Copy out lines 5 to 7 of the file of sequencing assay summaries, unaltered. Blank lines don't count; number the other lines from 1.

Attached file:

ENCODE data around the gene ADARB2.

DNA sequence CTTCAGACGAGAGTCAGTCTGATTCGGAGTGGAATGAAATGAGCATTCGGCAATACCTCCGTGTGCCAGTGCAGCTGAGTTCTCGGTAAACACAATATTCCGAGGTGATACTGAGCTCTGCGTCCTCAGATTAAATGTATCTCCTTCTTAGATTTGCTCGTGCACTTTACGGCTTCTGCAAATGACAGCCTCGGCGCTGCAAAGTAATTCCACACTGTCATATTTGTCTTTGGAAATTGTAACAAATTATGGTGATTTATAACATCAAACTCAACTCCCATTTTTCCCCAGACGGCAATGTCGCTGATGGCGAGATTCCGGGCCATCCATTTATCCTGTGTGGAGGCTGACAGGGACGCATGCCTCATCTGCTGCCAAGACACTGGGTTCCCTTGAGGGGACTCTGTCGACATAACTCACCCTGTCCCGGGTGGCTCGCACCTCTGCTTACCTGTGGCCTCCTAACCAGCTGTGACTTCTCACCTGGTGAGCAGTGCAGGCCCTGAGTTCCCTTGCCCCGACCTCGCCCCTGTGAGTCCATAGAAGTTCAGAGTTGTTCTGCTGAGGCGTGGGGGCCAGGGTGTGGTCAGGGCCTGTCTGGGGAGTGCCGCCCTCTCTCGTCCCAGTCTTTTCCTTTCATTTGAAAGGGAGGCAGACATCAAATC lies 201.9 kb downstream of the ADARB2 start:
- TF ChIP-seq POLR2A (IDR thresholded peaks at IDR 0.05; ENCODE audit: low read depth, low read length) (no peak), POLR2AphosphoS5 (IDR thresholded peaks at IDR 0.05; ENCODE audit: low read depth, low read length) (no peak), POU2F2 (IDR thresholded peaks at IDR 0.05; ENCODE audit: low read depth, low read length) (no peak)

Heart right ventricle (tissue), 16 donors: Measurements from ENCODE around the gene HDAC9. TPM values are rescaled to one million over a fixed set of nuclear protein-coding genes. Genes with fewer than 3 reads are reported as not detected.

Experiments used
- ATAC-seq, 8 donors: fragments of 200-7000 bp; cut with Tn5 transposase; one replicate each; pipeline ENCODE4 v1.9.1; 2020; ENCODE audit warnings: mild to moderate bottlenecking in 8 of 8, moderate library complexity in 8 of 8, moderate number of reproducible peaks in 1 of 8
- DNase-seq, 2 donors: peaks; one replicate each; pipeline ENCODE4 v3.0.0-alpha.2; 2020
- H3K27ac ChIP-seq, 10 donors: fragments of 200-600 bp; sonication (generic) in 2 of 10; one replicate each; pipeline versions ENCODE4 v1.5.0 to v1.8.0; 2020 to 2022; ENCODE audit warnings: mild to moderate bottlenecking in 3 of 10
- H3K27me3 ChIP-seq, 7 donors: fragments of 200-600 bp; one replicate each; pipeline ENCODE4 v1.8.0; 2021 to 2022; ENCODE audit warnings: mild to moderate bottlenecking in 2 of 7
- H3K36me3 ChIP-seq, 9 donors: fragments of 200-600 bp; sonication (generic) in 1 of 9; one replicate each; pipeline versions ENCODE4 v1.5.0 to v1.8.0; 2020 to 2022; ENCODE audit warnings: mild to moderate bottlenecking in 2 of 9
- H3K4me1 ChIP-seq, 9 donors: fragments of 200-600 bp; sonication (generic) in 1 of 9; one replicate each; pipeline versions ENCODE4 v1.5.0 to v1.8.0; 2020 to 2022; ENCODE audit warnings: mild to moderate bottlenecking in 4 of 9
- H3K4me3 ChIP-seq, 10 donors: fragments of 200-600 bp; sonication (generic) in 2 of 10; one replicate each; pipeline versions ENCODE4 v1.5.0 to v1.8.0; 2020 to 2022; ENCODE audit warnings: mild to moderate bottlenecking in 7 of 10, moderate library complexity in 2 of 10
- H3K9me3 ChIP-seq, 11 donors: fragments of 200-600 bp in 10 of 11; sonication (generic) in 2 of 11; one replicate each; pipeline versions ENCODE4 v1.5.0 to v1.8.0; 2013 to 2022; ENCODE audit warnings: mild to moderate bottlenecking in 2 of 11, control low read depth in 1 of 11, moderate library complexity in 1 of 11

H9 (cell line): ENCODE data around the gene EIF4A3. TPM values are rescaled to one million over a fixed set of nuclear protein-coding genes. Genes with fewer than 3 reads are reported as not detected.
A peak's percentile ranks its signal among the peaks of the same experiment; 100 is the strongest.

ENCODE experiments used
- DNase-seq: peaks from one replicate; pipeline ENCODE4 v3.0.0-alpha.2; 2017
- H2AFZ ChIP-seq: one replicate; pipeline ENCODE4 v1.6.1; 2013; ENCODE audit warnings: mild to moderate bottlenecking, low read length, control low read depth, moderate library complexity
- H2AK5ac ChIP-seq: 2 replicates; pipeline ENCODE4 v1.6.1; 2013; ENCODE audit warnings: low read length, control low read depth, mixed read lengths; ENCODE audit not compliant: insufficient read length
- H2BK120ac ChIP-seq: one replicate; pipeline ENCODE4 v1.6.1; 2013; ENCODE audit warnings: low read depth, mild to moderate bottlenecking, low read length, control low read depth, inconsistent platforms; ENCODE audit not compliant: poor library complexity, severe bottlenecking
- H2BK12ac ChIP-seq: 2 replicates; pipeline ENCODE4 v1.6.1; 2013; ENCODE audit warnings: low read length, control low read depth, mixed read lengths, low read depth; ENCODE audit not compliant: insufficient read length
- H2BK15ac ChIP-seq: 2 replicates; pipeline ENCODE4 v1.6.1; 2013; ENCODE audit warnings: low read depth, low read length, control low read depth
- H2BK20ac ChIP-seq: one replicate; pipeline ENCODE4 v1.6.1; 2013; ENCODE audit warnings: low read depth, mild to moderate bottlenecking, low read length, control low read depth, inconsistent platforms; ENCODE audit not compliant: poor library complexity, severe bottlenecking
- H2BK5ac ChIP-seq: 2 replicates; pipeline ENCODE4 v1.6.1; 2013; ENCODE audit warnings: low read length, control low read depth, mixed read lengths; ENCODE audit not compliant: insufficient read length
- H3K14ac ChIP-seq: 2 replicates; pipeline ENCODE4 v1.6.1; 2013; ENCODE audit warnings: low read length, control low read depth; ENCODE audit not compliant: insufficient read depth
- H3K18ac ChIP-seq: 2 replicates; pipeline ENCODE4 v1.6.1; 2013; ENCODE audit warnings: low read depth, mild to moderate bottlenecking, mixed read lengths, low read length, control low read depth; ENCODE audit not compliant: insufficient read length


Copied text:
Experiments used
- ATAC-seq, 8 donors: fragments of 200-7000 bp; cut with Tn5 transposase; one replicate each; pipeline ENCODE4 v1.9.1; 2020; ENCODE audit warnings: mild to moderate bottlenecking in 8 of 8, moderate library complexity in 8 of 8, moderate number of reproducible peaks in 1 of 8
- DNase-seq, 2 donors: peaks; one replicate each; pipeline ENCODE4 v3.0.0-alpha.2; 2020